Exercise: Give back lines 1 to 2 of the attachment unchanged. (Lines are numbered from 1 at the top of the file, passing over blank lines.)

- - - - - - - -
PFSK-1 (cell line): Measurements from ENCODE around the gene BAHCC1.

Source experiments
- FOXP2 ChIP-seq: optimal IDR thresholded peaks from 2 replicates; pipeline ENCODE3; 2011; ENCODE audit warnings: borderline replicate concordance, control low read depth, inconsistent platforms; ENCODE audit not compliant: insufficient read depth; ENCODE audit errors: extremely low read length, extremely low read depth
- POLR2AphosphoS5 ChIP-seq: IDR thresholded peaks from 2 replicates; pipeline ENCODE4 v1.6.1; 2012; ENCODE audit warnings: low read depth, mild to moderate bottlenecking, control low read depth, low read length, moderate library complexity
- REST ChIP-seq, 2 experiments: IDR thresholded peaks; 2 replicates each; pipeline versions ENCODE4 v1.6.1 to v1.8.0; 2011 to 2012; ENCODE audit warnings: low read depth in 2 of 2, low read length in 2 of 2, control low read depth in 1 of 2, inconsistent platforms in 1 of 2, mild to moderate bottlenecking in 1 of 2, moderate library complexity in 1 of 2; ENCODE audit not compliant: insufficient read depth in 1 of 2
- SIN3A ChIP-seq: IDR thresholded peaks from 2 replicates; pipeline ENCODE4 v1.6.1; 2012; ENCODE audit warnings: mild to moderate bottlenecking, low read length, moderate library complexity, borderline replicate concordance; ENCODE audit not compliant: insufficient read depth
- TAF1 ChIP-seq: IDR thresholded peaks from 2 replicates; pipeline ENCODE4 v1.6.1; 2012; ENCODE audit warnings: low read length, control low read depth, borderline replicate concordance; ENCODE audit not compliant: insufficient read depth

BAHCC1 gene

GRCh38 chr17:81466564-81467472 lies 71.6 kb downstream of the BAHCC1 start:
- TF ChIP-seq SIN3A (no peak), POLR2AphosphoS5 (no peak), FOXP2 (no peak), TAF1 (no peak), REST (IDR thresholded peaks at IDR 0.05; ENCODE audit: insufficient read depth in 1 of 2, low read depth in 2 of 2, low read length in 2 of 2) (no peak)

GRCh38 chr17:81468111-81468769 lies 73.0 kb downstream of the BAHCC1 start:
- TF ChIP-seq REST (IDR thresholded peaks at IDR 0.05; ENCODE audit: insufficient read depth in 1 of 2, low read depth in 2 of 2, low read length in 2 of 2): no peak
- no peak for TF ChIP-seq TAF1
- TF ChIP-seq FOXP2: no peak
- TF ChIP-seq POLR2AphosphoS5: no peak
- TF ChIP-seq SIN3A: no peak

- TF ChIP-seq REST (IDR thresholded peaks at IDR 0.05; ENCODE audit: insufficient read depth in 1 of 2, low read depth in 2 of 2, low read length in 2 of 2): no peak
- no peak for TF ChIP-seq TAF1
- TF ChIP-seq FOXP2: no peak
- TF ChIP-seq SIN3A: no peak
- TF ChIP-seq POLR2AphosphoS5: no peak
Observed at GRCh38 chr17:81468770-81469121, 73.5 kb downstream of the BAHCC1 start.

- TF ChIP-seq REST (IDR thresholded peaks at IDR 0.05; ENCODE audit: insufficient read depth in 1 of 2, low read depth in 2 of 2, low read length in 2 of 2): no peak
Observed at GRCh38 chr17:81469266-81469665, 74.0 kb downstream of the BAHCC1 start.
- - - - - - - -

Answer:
PFSK-1 (cell line): Measurements from ENCODE around the gene BAHCC1.

Source experiments